Yes, I really need interrupts. It will not have complex threading or fast (by computing standards) state changes. I did finally find the other thread, but it did not have a solid fix either.

I may just have to switch back to Phidgets for this one. :frowning:

@ PintSize.Me - if you only need 30 inputs with interrupt capability, you could consider taking a look at the DL40 I will need to double check but I am reasonably certain it would cover you. You would need a custom firmware on the DL40 but it would be quite simple and I would be happy to write it and put it up on codeshare.

@ taylorza - I don’t even understand what the DL40 really is, but if it’s pins can be used as interrupts then I don’t see why it wouldn’t work. If it can do a large number of digital input interrupts I don’t see why it wouldn’t work, or why it wouldn’t get use from other people. I’ll take whatever works.

@ PintSize.Me - Here is a link to the module (I am sure you saw that already)

And the tutorial

Basically the DL40 is a board with a LPC1113 Cortex-M0 chip on it and two Gadgeteer sockets, one side connected to the mainboard and the other can be used to daisy chain another DL40 using the DaisyLink protocol. The chip can execute code and either receive instructions from the mainboard and notify the mainboard that something happened through an interrupt interface specified for the DaisyLink protocol.

In addition to the two Gadgeteer sockets, there are 40 connection points many of which expose the MCU’s pins, some are GND and VCC etc. Hopefully enough of the pins are exposed to give you 30 interrupt capable pins, the nice thing about the LPC1113 is that all I/O pins are interrupt capable. But if there are not enough pins on one module, then you could daisy chain a second and third etc.

I have not tested the performance characteristics and the latency of the interrupts, but I doubt you are going to be able to do 100’s per second to be honest, but that is just a gut feeling based on the mechanics involved with communicating between the Mainboard and the module. Maybe Gus or someone from GHI has some stats on this.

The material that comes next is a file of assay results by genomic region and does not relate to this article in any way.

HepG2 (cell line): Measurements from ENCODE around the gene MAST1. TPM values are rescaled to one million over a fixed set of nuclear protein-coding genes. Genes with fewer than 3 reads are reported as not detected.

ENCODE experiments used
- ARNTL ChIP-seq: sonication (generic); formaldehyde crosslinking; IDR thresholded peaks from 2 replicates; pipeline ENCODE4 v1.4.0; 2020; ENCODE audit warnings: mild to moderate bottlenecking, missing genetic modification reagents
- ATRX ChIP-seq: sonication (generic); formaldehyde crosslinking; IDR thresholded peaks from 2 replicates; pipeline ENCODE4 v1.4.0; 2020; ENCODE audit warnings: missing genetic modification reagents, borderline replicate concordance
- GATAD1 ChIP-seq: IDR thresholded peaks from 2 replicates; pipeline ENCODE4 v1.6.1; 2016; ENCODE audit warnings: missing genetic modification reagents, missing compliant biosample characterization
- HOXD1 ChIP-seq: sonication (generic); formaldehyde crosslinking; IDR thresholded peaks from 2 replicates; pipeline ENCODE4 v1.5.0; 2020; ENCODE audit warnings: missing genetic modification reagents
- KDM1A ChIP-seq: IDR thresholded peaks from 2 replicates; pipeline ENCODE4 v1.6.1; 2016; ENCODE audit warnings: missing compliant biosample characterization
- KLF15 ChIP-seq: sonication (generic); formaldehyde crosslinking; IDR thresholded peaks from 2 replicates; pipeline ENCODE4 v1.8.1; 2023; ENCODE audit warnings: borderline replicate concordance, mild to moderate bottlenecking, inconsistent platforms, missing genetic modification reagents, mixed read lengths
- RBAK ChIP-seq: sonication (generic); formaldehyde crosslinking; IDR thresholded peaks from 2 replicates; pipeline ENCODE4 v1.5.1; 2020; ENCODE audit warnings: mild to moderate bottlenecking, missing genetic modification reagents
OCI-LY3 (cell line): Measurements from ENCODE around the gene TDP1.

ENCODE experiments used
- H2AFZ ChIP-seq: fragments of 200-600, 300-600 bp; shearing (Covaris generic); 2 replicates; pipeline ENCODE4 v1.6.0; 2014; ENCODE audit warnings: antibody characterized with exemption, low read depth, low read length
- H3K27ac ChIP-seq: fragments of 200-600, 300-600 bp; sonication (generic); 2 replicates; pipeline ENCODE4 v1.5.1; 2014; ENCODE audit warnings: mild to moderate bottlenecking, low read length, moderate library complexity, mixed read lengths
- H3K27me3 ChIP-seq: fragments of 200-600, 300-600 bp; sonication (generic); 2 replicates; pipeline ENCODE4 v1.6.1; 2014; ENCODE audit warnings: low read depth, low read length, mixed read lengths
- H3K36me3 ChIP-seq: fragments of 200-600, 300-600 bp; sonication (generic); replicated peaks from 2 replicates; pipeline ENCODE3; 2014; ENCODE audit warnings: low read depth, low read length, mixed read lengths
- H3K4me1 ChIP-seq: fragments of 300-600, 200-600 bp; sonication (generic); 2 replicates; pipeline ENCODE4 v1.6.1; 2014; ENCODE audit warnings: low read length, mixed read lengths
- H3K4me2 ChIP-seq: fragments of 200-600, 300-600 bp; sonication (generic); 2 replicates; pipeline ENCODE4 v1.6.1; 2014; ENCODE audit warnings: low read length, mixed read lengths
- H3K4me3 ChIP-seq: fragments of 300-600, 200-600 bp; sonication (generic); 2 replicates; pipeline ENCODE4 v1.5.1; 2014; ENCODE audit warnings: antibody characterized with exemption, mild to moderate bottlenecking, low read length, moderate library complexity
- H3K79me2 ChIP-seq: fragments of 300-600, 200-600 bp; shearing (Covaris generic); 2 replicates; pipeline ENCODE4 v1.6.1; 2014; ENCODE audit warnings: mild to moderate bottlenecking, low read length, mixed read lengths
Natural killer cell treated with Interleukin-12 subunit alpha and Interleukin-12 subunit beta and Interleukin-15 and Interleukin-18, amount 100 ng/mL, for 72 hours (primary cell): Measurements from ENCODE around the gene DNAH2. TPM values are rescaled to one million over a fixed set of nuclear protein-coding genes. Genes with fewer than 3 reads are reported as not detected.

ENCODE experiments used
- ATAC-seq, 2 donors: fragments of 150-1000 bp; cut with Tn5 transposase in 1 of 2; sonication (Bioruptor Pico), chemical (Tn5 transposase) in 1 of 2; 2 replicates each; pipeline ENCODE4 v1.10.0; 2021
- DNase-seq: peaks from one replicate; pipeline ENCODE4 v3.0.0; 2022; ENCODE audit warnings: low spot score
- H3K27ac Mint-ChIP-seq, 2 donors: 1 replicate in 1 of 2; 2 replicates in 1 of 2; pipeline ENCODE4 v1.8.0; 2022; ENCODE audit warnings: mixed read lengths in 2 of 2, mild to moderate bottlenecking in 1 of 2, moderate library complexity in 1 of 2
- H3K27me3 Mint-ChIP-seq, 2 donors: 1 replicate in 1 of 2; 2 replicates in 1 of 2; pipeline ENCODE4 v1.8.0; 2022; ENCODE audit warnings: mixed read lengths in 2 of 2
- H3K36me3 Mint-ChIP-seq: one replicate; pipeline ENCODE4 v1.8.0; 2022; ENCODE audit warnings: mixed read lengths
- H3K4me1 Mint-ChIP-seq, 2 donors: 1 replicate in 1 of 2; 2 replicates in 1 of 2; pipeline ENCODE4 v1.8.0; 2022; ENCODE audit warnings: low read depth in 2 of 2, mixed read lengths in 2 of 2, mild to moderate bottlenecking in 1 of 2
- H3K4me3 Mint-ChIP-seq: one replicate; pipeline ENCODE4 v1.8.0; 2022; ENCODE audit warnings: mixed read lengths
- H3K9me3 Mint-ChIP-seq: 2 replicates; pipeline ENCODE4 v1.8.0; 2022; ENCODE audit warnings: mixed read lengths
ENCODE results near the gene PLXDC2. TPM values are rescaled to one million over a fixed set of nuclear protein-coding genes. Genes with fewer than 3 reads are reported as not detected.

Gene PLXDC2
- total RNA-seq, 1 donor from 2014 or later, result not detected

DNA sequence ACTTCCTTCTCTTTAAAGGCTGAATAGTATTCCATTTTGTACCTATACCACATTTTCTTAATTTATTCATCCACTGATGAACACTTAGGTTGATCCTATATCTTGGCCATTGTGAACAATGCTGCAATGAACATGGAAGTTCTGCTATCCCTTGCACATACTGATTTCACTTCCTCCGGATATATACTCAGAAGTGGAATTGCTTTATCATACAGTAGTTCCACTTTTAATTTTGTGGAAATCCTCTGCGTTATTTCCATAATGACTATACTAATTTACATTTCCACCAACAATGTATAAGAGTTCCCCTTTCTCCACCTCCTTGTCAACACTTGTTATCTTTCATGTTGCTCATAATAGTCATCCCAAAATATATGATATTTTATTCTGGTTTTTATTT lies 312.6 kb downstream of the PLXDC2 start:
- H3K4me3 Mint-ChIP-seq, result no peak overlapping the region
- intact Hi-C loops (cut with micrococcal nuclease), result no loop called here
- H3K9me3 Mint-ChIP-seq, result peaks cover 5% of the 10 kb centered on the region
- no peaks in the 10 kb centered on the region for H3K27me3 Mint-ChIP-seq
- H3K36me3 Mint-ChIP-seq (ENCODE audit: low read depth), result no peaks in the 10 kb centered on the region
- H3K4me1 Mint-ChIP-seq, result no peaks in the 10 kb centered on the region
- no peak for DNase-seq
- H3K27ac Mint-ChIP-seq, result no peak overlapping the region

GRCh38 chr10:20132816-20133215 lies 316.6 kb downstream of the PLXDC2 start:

To do all of this, you need to write a custom firmware to load onto the chip, the default firmware is a very generic DaisyLink implementation which controls the state of the pins, but it does not handle interrupts etc. However the stock firmware is an excellent starting point as it implements all the core protocol stuff and all that is required is to integrate your custom portion into that.

The firmware can be written to the DL40 module using the mainboard, the sample is an application for the Spider, but I am sure it can quite easily be modified to run on one of the other boards, this I have not tried personally, but I cannot see why it would not work and I would be happy to confirm it if you like, I have a Hydra and a Cerberus that I could test it out on.

Sorry for the long post, but of all the modules I am most excited about the DL40. It is like a little native co-processor that you can easily off-load all kinds of work too while the mainboard takes care of the orchestration.

I have read through both of them, but I still am not entirely understanding exactly what it is other than something that lets you do some pretty flexible extending.

I am not needing a high frequency of interrupts (in terms of computer speeds), I would not see one pin doing more than 2, possibly 3 changes per second (think opening and closing a door), and not more than 2 or 3 pins activating at the same time. Overall I would expect less than 200 total interrupts per day, so definately lower volume changes, but I need the interrupt model because it may only be 500ms between triggers and I need to capture that. Trying to do a sleep loop with a frequency high enough to catch those quick events would have some load issues.

I plan one thread for network communication, one thread for XBee communication, and then one for everything else.

At that rate, couldn’t you poll the device/s and raise your own event? Since you have such a rate, how fast do you need to know about the interrupt and react, is that also relatively slow?

That is exactly what it is. But now in your example you could have the module monitoring the interrupts and then when an interrupt is detected raise that to the mainboard. As an example, the Pulse In/Out module is an example of a full blown module built using the design of the DL40

I counted the pins on the module that are not associate with anything else and by my count there are 29 pins you can use freely, the count might actually be higher because I excluded the SWD pins which I used during development but in actual fact they will be available in production.

Just to be clear, the DL40 will handle interrupts at a decent rate it is just the latency to propagate that back to the mainboard that I was/am concerned about. But with what you are talking about this will not be an issue at all.